Executive Rewards: paying for success Contents


This report examines progress on the Government’s attempts to address the gap that it acknowledges between the pay of chief executives on the one hand and company performance and employee pay on the other. It is part of our scrutiny of corporate governance and follows our report on gender pay gap reporting in 2018.

We find that the “say on pay” reforms introduced in 2014 have had some impact in curbing levels of new pay awards, which have remained fairly flat over the last decade. However, there continue to be regular examples of excessive payments, which are reputationally damaging and serve to fuel a perception of institutional unfairness that, if not addressed, is liable to foment hostility and undermine social cohesion and support for the current economic model.

Over the last decade chief executives’ earnings in the FTSE 100 have increased four times as much as national average earnings. FTSE 100 chief executives earn around £4 million per annum while average pay is under £30,000. These huge differentials have been baked into the pay system, in part by a heavy reliance on over-generous, incentive-based pay and partly by the weakness of remuneration committees which design ever more complicated and opaque pay packages for their peers. The acceptance of a £75 million payment by the chief executive of Persimmon, based more on a Government initiative to encourage house-ownership rather than his own performance, was only the most egregious of a number of shaming decisions.

We conclude that the structure of executive pay has become too dominated by incentive-based elements that do not effectively drive decision making in the long-term interests of the company. Whilst welcoming evidence of a shift to extended terms for Long -Term Incentive Plans (LTIPs) we advocate a simpler structure based on fixed term salary plus deferred shares, vesting over a long period, and a much- reduced element of variable pay, which should be more aligned to the wider social responsibilities of companies. We also argue for a much stronger link between executive and employee pay, for example by the greater use of profit-sharing schemes. We recommend an employee representative on the remuneration committee to strengthen this link.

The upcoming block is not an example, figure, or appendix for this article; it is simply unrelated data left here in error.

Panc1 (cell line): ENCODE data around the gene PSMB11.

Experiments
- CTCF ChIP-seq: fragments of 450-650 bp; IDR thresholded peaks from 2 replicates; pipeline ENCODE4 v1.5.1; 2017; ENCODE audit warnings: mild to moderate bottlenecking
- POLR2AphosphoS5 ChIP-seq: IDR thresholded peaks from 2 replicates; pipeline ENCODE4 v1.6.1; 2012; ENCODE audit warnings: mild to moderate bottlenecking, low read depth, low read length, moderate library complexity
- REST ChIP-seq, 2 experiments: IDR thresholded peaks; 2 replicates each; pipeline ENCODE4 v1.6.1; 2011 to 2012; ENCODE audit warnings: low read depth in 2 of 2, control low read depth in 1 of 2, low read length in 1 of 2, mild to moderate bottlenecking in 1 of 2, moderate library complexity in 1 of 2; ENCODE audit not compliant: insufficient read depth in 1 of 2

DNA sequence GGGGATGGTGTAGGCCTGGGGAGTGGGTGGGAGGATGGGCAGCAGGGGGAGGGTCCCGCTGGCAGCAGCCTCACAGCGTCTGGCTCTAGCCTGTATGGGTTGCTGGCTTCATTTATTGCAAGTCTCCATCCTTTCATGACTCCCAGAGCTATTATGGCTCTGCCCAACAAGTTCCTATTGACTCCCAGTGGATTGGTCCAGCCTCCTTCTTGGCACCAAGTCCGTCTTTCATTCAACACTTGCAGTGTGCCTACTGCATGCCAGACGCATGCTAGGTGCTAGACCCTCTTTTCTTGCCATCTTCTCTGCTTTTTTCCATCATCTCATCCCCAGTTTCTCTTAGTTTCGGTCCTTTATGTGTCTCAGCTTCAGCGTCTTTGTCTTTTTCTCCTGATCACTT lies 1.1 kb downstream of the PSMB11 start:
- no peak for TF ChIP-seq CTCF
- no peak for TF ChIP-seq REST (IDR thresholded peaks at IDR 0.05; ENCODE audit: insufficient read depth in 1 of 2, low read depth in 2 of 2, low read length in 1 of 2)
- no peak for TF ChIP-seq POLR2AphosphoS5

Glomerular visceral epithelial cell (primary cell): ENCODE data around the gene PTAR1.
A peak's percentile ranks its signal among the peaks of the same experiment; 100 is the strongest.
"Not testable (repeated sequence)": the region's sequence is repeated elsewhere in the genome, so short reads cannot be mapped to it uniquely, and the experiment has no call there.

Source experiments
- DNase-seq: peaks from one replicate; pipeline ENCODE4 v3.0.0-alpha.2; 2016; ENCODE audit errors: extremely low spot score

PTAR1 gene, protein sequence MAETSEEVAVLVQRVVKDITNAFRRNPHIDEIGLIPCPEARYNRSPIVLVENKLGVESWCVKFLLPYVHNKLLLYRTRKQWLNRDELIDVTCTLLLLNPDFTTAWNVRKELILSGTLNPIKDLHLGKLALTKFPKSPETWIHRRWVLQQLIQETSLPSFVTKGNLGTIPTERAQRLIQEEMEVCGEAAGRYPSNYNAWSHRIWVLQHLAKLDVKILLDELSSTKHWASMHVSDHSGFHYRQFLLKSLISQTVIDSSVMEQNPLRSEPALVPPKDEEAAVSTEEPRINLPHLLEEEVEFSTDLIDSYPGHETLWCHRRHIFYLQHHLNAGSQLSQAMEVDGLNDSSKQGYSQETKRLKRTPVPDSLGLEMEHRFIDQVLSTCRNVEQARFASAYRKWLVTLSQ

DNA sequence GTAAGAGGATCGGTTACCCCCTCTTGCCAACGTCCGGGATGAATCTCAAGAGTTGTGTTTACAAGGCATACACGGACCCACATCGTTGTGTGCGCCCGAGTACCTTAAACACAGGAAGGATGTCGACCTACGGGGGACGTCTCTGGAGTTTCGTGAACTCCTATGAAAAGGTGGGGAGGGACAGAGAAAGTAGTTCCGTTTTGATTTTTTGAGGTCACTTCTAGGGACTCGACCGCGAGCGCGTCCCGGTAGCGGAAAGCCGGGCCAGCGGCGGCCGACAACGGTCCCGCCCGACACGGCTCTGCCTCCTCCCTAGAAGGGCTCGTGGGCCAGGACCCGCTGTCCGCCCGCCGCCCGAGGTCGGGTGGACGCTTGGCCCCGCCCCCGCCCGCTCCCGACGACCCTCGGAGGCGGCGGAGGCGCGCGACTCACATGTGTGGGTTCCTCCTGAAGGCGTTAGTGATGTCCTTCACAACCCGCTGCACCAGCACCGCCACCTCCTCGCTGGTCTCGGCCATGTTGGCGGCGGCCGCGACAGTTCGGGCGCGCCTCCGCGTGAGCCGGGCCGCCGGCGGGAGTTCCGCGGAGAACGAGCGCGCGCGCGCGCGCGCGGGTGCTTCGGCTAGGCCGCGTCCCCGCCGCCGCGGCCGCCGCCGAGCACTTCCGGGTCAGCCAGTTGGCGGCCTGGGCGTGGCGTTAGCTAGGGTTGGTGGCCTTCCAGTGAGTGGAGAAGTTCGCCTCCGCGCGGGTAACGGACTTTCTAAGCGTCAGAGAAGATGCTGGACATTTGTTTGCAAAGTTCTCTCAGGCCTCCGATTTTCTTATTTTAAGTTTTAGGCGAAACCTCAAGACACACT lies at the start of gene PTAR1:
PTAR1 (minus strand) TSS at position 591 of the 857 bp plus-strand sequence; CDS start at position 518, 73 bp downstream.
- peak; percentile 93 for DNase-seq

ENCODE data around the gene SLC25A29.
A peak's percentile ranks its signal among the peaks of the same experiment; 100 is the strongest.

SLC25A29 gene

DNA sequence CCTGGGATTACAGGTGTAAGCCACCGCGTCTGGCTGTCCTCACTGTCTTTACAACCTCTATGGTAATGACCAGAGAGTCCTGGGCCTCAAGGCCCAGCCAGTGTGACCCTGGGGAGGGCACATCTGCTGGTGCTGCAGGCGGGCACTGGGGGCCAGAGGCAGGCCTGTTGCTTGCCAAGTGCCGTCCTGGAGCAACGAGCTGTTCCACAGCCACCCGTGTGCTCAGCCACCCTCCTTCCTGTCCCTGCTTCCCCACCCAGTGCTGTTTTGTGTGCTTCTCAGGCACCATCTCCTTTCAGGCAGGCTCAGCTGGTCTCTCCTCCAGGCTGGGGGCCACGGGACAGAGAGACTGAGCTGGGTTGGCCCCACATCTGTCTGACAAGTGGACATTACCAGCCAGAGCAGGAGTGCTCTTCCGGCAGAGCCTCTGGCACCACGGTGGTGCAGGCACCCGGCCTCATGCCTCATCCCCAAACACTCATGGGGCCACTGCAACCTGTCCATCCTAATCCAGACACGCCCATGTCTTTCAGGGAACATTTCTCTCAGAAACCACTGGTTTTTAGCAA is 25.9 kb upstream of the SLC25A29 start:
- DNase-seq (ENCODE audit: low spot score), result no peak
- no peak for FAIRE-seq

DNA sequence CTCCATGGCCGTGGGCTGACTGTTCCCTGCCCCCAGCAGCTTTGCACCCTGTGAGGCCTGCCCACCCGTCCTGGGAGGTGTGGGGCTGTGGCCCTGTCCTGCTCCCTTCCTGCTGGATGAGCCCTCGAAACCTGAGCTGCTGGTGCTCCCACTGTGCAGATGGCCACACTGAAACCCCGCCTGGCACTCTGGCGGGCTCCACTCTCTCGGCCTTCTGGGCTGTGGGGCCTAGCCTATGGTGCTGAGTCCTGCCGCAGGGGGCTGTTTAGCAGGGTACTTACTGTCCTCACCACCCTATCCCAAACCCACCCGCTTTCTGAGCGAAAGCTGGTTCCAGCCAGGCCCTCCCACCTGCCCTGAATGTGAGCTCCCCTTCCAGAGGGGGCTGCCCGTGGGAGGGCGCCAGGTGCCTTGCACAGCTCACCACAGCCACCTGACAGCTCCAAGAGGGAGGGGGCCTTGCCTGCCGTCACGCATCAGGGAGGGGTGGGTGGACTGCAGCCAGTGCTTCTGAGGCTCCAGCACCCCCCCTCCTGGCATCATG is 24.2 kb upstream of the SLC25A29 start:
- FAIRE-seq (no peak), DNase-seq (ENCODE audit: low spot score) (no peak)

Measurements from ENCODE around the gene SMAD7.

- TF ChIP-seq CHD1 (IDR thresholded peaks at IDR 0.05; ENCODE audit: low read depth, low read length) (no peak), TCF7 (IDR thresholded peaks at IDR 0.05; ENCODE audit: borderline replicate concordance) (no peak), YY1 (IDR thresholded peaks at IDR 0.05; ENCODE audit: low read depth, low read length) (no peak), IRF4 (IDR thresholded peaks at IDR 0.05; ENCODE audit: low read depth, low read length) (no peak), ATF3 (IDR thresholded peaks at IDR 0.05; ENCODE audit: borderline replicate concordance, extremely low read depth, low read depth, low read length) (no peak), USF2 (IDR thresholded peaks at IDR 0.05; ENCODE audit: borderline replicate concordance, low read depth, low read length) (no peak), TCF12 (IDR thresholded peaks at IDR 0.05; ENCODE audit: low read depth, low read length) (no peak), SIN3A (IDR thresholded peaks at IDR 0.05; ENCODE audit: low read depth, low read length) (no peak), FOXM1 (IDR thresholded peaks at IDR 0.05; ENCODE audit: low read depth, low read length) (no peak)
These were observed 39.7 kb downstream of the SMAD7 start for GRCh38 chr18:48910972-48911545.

We welcome the proposed replacement of the underpowered and passive Financial Reporting Council and recommend that the new regulator is given the tools and encouragement to be tough on those companies that behave unreasonably on executive pay and fail to adhere to the tighter requirements of the revised UK Corporate Governance Code on higher quality pay reporting. We welcome the introduction of pay ratio reporting but call for it to be applied much more broadly.

A tougher, more proactive regulator is needed because we do not have confidence in remuneration committees, or institutional investors in exercising their stewardship functions, in a way that consistently bears down on executive pay. We believe that the primary responsibility for changing the environment on executive pay rests with asset owners–the pension funds that invest our money for the long-term. We call for greater transparency in the way they set investment objectives, including on executive pay, and that the regulator is given powers to take effective action against those who do not meet their responsibilities under a revised Stewardship Code.

Greater transparency, accountability and responsibility are required throughout the investment chain if the gap between pay at the top and the bottom is to be reduced and companies are compelled to pay their whole workforce reasonably and responsibly.

Published: 26 March 2019